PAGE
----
Surds provides guidance for students on how to how to multiply algebraic terms involving surds and ‘rationalising the denominator’ of fractions containing surds. They are then encouraged to apply their understanding to an investigation into the golden ratio. This resource would be useful for students wishing to review, and consolidate, their knowledge and then test their understanding of surds in a more complex less familiar context.
The Nuffield National Curriculum Mathematics stage five book is split into sections. Each section is divided into chapters giving relevant information and presenting activities to do and questions to answer. The 13 chapters on Number and algebra are at level eight and above, and are therefore suitable for those candidates following Higher GCSE courses.
Chapter 11 Rational and Irrational Numbers starts by reviewing what students may already know about the number system. It then goes on to consider well known irrational numbers such as π and √2, with a classic proof that √2 is irrational. It then progresses to rationalising the denominator and exploring the paradox that whilst surds are irrational you can theoretically construct surds. In each section detailed explanations and examples are followed by a range of questions that make strong links to other strands of mathematics.
From the Nuffield Foundation, this module attempts to build up an understanding of irrational numbers. It is aimed at students expected to achieve high grades at GCSE as it contains ideas and content which would normally be introduced much later (for example, the notion of closure, use of continued fractions – which are called ‘continuous’ fractions in the text).
This module consists of 19 workcards and associated teacher notes which helpfully include pre-requisite knowledge. The workcards are organised into four groups A, B, C and D and there is also a post test. Each card has detailed ‘Notes for the teacher’ and most cards have ‘Notes for the pupil’. The workcards include:
• A The set of natural numbers (N), the set of integers (Z) and the set of rational numbers (Q) are considered and how each set of numbers is built up from the preceding set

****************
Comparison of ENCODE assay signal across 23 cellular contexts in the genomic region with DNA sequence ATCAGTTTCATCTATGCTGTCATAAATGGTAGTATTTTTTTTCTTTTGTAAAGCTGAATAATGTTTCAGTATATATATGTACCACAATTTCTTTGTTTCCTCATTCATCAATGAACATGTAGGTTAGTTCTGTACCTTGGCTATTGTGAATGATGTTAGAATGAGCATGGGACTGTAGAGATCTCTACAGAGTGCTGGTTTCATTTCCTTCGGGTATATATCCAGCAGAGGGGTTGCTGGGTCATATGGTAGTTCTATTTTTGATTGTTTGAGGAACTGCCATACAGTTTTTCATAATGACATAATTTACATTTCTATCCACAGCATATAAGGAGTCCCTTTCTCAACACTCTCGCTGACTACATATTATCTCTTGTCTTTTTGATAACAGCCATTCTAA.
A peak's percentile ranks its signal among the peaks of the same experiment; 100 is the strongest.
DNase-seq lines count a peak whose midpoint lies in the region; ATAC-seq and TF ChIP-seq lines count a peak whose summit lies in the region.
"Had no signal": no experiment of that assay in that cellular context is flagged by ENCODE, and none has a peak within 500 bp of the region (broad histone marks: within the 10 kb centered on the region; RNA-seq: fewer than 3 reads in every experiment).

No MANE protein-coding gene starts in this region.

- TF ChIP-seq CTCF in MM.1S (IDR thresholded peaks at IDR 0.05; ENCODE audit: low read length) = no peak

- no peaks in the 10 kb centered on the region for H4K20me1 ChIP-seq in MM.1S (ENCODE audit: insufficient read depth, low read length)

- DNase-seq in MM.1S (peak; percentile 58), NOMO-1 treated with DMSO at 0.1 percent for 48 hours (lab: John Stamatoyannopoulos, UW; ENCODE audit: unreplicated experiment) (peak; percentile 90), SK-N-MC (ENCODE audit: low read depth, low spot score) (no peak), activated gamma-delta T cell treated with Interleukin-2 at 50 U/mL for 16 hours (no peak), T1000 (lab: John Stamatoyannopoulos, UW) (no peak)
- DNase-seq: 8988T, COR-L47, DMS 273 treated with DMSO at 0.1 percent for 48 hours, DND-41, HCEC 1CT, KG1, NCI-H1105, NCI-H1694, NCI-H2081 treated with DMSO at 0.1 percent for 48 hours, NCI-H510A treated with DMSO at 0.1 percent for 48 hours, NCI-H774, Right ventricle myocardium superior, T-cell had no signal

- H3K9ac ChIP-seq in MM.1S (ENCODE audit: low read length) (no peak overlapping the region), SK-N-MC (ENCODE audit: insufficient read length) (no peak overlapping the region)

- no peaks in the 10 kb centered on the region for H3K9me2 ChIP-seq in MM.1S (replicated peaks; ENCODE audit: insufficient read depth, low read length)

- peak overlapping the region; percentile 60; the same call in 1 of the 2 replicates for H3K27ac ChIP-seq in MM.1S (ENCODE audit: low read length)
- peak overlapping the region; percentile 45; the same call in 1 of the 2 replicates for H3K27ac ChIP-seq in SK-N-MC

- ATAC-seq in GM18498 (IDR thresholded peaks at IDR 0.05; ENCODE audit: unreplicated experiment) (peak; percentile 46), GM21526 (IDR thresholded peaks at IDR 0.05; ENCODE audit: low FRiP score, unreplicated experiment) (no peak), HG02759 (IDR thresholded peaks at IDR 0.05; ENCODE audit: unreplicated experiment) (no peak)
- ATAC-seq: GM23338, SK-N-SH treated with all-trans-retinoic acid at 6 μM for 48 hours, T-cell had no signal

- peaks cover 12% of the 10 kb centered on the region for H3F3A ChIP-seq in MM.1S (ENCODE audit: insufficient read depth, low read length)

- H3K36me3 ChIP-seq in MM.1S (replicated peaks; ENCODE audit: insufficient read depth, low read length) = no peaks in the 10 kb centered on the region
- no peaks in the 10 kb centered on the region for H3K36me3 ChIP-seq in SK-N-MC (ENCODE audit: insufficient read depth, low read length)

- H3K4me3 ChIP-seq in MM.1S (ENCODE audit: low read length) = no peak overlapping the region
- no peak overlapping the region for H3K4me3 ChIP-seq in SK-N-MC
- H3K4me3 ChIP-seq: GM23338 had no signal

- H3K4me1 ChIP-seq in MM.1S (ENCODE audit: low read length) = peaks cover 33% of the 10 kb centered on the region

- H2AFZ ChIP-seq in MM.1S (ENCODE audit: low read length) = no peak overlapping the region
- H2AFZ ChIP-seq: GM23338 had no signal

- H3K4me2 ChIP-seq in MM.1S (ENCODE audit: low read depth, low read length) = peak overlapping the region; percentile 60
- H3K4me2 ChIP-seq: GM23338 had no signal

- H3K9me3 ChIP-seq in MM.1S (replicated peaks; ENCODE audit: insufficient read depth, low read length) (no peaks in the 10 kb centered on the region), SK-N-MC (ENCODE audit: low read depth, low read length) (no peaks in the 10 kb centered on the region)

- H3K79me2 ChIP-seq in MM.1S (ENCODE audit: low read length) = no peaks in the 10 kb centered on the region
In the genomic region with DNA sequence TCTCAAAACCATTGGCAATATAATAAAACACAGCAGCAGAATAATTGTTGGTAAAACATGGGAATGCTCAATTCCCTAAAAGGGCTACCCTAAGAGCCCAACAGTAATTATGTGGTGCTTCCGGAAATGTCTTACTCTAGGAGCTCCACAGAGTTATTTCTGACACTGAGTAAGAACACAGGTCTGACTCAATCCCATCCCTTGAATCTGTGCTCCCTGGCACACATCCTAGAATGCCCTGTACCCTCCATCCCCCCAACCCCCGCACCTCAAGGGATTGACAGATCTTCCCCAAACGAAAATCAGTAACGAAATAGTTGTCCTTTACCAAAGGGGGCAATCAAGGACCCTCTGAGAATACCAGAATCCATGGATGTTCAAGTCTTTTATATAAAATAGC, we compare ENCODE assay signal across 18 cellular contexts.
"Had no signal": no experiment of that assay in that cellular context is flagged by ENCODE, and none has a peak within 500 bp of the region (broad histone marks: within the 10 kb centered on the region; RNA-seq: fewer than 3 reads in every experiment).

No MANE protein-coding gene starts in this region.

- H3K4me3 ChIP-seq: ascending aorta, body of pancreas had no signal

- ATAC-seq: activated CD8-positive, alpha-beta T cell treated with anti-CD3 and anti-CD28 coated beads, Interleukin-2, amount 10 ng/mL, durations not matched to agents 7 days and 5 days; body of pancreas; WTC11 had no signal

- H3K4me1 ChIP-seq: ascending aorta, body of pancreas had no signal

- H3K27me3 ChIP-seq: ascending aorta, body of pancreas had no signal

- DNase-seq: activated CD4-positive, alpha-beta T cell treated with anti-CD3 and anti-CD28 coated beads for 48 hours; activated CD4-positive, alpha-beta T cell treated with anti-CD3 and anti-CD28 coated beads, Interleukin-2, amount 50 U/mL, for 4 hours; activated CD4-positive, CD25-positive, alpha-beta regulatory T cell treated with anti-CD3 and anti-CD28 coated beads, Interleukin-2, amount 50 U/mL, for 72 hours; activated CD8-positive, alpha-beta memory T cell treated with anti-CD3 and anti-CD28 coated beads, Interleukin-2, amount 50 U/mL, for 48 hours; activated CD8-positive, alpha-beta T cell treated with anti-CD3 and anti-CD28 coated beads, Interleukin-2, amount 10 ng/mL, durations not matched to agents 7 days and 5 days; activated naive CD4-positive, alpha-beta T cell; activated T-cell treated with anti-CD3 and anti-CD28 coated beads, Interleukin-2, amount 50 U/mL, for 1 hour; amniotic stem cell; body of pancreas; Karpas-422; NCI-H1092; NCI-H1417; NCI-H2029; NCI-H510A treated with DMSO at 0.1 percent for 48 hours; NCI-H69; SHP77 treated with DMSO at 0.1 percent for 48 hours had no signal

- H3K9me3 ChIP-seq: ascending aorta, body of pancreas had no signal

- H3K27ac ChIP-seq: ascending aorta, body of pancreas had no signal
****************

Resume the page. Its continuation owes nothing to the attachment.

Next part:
• B The link between fraction and decimals. Constructing an irrational number by producing a non-terminating, non-repeating decimal
• C Includes use of Pythagoras’ Theorem and Euclid’s proof of the irrationality of √2
• D Discussion of the irrationality of π
SMILE (Secondary Mathematics Individualised Learning Experiment) was initially developed as a series of practical activities for secondary school students by practising teachers in the 1970s. It became a complete individualised scheme based around a network of activity cards and assessments. This SMILE resource contains three packs of games, investigations, worksheets and practical activities supporting the teaching and learning of the properties of number.
Properties of number pack three contains fourteen work cards. There are combinations of explanations and worked examples followed by probing questions and activities to challenge understanding. Work cards 12 and 13 look are about rational and irrational numbers, and number 14 challenges what they have learnt using proof by contradiction.
This file deals with simplifying, squaring, adding and subtracting numbers expressed in surd form. It also includes rationalising the denominator.
The file begins with a table showing the squares and square roots of integers between one and twelve. The next sheet gives examples of finding square factors when simplifying surds and this is followed by two sheets of examples using this technique. The fifth interactive sheet shows how to use factors to help simplify the product of two square roots. The next two sheets generate examples of squaring surds including those with brackets. The final three sheets deal with rationalising the denominator including when the denominator is in the form a+√b.